Notice that you can open the page.html file directly in your web browser, and it is still perfectly viewable. It also doesn’t add wonky directive markers, so it’ll pass cleanly through most current WYSIWYG editors. This can be convenient when you’re working with others who insist on using such editors.

This template is using two Genshi replacement methods, the first is the expression substitution syntax ${var}. The python code inside (yes, real python code, not some weird template language) is evaluated and the result replaces the expression.

The second is the py:replace attribute, which replaces the tag contents with the result of the expression. Both these will escape the results to ensure you produce valid HTML. The Markup() function tells Genshi not to escape the contents of the data variable.

So, where do these page and data variables come from? Both are items in the dictionary returned by your controller. Or they will be when we add them...

TurboGears greatly reduces the amount of boilerplate code you need to write, but it does not eliminate it. We need to hook up our Page class in our model and the template we just created. This is done in your controller, which is found in wiki20/controllers.py. We’ll replace the old index method with one that does something more interesting that grabbing the current time.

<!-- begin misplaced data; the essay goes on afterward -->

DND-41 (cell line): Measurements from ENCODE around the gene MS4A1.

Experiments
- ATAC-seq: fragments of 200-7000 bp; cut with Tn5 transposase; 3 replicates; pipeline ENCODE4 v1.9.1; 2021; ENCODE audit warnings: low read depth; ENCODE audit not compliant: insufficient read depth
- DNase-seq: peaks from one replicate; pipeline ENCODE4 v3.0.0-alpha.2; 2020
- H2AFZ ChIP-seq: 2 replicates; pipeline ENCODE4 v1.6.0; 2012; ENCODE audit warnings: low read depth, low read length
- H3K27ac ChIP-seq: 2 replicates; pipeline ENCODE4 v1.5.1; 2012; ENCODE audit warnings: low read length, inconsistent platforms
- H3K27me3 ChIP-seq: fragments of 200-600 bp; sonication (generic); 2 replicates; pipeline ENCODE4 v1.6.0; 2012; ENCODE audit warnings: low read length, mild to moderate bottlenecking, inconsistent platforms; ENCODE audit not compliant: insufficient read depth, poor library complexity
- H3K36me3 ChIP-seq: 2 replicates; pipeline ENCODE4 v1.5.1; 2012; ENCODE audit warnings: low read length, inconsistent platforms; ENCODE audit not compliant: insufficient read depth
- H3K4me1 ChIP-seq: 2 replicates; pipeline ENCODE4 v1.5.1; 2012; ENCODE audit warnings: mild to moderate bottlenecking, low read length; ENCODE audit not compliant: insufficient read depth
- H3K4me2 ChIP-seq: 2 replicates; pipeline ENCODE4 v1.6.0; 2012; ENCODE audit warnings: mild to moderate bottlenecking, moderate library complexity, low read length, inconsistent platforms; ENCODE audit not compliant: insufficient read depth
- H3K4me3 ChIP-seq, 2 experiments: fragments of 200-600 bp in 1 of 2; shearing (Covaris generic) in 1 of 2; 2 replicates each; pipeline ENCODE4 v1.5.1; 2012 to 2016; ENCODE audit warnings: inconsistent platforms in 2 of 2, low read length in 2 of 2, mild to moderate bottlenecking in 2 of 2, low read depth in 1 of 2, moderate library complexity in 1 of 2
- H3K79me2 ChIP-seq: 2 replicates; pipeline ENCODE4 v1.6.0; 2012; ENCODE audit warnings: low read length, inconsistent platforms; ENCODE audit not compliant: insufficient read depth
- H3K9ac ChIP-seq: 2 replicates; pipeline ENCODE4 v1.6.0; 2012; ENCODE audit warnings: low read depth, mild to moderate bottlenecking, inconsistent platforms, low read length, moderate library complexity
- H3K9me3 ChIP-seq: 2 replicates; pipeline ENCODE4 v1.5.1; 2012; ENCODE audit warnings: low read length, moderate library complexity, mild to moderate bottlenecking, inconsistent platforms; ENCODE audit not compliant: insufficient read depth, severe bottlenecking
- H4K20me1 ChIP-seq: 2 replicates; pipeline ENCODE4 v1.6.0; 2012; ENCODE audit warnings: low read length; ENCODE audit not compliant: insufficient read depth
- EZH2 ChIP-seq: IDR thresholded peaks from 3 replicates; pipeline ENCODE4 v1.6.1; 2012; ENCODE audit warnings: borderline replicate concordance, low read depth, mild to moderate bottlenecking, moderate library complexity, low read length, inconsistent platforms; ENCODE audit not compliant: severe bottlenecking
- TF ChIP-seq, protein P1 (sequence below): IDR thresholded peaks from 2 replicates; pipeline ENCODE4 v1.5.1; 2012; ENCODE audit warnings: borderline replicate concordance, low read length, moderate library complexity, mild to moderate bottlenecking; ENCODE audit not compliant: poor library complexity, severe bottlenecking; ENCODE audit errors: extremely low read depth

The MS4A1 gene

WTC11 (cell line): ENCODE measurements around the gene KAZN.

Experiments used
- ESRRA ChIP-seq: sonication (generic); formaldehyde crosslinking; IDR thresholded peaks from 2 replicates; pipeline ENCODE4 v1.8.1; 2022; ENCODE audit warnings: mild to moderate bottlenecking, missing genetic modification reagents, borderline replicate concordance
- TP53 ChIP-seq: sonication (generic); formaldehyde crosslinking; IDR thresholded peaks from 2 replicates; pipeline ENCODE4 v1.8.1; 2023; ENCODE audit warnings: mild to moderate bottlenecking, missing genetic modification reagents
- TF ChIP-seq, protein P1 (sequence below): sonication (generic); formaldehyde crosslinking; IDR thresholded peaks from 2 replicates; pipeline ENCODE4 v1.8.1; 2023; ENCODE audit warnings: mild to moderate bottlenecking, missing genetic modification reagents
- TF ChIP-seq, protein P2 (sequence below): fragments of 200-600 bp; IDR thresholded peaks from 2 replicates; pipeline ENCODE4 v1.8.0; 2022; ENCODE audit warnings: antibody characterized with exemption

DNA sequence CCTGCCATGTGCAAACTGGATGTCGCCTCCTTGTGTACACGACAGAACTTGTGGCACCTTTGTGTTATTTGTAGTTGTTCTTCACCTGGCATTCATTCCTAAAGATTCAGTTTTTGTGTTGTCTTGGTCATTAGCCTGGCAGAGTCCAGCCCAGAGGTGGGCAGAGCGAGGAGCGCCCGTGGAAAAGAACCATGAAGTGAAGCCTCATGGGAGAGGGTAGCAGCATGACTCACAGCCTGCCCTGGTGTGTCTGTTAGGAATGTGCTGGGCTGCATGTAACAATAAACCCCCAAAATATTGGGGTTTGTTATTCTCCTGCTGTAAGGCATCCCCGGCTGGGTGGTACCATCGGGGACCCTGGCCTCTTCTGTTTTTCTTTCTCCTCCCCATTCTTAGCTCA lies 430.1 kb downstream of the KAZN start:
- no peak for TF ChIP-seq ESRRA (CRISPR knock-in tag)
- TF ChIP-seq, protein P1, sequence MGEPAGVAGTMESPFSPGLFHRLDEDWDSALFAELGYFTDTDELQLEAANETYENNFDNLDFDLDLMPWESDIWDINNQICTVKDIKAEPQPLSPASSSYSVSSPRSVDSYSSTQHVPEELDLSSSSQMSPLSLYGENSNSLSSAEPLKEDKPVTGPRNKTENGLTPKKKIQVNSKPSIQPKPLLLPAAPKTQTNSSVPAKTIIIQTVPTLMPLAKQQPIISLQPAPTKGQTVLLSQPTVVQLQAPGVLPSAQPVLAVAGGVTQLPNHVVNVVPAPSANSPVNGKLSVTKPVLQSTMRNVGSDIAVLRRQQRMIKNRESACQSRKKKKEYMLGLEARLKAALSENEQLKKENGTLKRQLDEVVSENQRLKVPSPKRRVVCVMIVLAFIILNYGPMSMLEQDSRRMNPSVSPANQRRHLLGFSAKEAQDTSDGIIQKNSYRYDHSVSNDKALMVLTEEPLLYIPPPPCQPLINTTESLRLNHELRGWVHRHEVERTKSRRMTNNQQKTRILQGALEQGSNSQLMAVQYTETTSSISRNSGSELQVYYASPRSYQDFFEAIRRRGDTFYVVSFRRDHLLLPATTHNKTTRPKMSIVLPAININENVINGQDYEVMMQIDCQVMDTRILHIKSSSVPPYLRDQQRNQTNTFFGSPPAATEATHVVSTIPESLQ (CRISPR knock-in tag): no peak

from turbogears import controllers, expose, flash
from turbogears import redirect, url
from wiki20.model import Page
from docutils.core import publish_parts

class Root(controllers.RootController):
    @expose("wiki20.templates.page")   #1
    def index(self , pagename="FrontPage"):     #2
        page = Page.get_by(pagename=pagename)       #3
        content = publish_parts(page.data,
            writer_name="html")['html_body']   #4
        return dict(data=content, page=page)   #5

That’s a lot of changes! Let’s break it down.

The first few changes are imports. We first pull in the turbogears package, which we’ll make use of later. Next we pull in the Page from our model into our controller. The last change is our wiki parser. What? You didn’t think we were going to write a structured text parser, did you? The Python community has a wide range of useful modules outside of TurboGears and there is no sense in not making use of them.

As for the rest, the changes are:

  1. Set the template to our newly named “page”. Notice we don’t add the .html extension. (line 1)
  2. Add a pagename parameter to our method with a default pagename of "FrontPage" (line 2)
  3. Retrieve the page from the database, this is why we added the alternateId in our Page class. Convenient, eh? (line 3)
  4. Format the text in Page’s data as HTML (line 4)
  5. Return a dictionary with page and data items. Notice the keys correspond to the variable names in our template. (line 5)

All that in six, very readable lines. The dictionary that we’re returning at the end provides the data that populates the template and will be reused for other, more exotic purposes a bit later.

Let’s check out that first page!

The code is in place... Point your browser to http://localhost:8080/ and let’s see what we’ve got!

Oh, we’ve got an error. Since we’re in development mode, CherryPy gives us the whole traceback, which is very convenient. The traceback is telling us that we got a exception.

D’oh! We forgot to put a page in the database! Let’s do something about that.